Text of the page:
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Nila Neumiller ’84: 'Small beginnings' lead to big successes


by Dan Jorgensen

Nila Neumiller ’84 says she has never chosen the straight and narrow path when deciding on a roadmap for her life. "I like to start things, and I always seem to have several things going at once," the effervescent Neumiller said with a smile.

And carry them through to success, she might have added.

A "non-traditional" student at Augsburg, Neumiller's biggest success has been the creation of Reaching Arms International (RAI), a multi-faceted Judeo-Christian ministry to orphan children.

Since 1993, she's built RAI from a single desk, single phone-line operation into a worldwide organization. From its current headquarters in New Hope, Minn.—where she has nine staff members—Neumiller places orphans from Russia (where her program first started), Armenia, Poland, Romania, and the Ukraine. She has opened two full-time orphanages in the Ukraine and Kenya (employing more than 40 staff members combined), and has eight international representatives. And, she and her husband, Bill, who is the RAI business manager, recently visited China, where they will open a third orphanage this year.

Neumiller was in a comfortable leadership role in art education with the Inver Grove Heights School District in 1992 when she went on an ecumenical trip to Russia that changed both the direction and focus of her life. "I had just been promoted to art education coordinator for the entire district," she recalled. "I was training 70 teachers and some 2,000 children every month, plus overseeing several site groups. I went to Russia with an ecumenical team and when I came back to the art coordinator career I realized that God had a call on my life to rescue orphans."

It was, she said, a personal crisis, because she had always been an educator and always wanted to be one. Suddenly, she didn't know what to do, so she simply resigned her position, and took four months off to pray and figure out what was next. "I left teaching on October 28 and started praying," she said. "I said, 'God, you're showing me what I can't do; show me what I can'."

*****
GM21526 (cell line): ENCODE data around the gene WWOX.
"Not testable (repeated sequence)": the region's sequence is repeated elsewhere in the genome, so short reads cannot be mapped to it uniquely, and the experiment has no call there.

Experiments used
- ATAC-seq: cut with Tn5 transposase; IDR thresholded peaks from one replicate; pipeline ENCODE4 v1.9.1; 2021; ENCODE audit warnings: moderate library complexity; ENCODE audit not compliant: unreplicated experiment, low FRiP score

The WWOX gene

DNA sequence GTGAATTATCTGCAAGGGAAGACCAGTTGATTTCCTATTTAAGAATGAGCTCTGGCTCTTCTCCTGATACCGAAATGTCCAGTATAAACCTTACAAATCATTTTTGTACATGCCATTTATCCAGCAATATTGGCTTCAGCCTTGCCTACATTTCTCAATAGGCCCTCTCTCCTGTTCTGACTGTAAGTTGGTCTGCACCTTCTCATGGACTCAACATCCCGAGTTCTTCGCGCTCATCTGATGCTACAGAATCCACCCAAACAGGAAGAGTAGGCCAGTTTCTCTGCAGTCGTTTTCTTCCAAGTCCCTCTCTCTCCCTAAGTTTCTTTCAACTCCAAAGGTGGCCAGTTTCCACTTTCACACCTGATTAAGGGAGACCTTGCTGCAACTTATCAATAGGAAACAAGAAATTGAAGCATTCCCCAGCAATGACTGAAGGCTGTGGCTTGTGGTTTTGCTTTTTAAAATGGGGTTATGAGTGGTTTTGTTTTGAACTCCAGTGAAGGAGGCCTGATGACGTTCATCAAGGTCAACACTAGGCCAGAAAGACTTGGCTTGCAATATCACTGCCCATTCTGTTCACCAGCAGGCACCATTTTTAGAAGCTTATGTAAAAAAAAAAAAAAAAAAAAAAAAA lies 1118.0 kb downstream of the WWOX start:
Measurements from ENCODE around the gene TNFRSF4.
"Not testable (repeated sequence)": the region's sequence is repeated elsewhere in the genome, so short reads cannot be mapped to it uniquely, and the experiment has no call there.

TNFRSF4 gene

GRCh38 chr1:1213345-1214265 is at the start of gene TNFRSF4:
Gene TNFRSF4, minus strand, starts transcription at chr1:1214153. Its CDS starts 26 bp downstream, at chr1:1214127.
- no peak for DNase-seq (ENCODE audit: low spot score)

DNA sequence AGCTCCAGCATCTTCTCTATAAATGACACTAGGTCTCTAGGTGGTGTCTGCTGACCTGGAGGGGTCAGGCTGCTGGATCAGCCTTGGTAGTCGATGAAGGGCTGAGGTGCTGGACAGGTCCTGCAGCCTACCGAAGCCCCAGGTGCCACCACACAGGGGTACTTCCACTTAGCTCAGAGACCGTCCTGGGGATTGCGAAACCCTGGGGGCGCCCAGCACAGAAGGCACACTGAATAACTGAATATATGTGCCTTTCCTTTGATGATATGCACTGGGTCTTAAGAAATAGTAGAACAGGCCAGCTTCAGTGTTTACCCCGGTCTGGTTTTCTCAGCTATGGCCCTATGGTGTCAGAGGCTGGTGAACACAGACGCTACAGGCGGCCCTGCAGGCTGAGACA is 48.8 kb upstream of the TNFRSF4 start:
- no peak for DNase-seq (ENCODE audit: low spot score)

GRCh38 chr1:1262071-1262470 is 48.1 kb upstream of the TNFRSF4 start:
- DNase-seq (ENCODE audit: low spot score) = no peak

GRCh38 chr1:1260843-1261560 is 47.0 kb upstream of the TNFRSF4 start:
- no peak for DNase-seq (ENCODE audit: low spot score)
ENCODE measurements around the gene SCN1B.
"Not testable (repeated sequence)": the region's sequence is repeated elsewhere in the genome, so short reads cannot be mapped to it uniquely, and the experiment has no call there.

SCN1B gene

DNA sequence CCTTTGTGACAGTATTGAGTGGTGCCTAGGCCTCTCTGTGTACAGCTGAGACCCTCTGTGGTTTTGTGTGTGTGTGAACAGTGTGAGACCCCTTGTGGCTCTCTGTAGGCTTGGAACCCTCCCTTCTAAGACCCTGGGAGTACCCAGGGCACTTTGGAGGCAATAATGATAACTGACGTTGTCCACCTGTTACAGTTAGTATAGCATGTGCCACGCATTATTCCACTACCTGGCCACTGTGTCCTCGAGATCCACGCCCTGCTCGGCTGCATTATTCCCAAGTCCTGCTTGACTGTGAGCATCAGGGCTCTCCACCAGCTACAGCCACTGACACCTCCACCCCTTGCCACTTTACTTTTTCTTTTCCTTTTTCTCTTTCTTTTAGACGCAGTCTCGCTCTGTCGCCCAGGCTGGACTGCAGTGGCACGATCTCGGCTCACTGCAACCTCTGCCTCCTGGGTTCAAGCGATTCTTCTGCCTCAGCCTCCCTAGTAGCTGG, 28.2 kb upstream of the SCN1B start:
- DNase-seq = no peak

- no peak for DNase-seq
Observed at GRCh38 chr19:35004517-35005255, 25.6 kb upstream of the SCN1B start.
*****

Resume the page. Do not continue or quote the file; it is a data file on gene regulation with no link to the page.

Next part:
What she did was start RAI. Simultaneously, she enrolled at Antioch Christian Training Center, eventually becoming an ordained pastor in 1997. "Both were small beginnings," she said, "but, my experience at Inver Grove Heights taught me not to take on too much at once. That taught me, as the Bible says, not to despise small beginnings."

Her trip to Russia had convinced her that she needed to help Russian orphans, so she spent the first year in her new business learning more about Russian language, culture, history, and the societal factors that lead to children being orphaned. Her first success with RAI came in placing three Russian sisters in 1995. Since then, RAI has placed more than 400 children from four nations (300 from Russia alone, making it Minnesota¹s largest placement organization for Russian orphans).

She opened her first Cradle of Childrens' Hope orphanage in the Ukraine in April 2000, in Novskili, a suburb of Kiev. Her second orphanage was opened in eastern Kenya in September 2001.

Neumiller, who has three adult sons, an adopted son and daughter, and three grandchildren, has new plans for her organization. "I would like to open a house for unwed mothers," she said. "I really believe we're going to do that in the near future." Meanwhile, though, she'll be concentrating on opening the orphanage in China, in the seaport city of Zhuhai (near Hong Kong). All of her orphanages are operated to provide the children with both a loving environment and training in the classic arts.

"I believe the arts embrace a dynamic healing potential," Neumiller stated. "Through singing, playing instruments, dancing, making drawings, sculpting, and painting, I believe the inner soul and spirit of a wounded child will mend and blossom."

To learn more about Reaching Arms International, visit their Web site at http://web.archive.org/web/20060908123709/http://www.raiadopt.org/

2006 Sep 8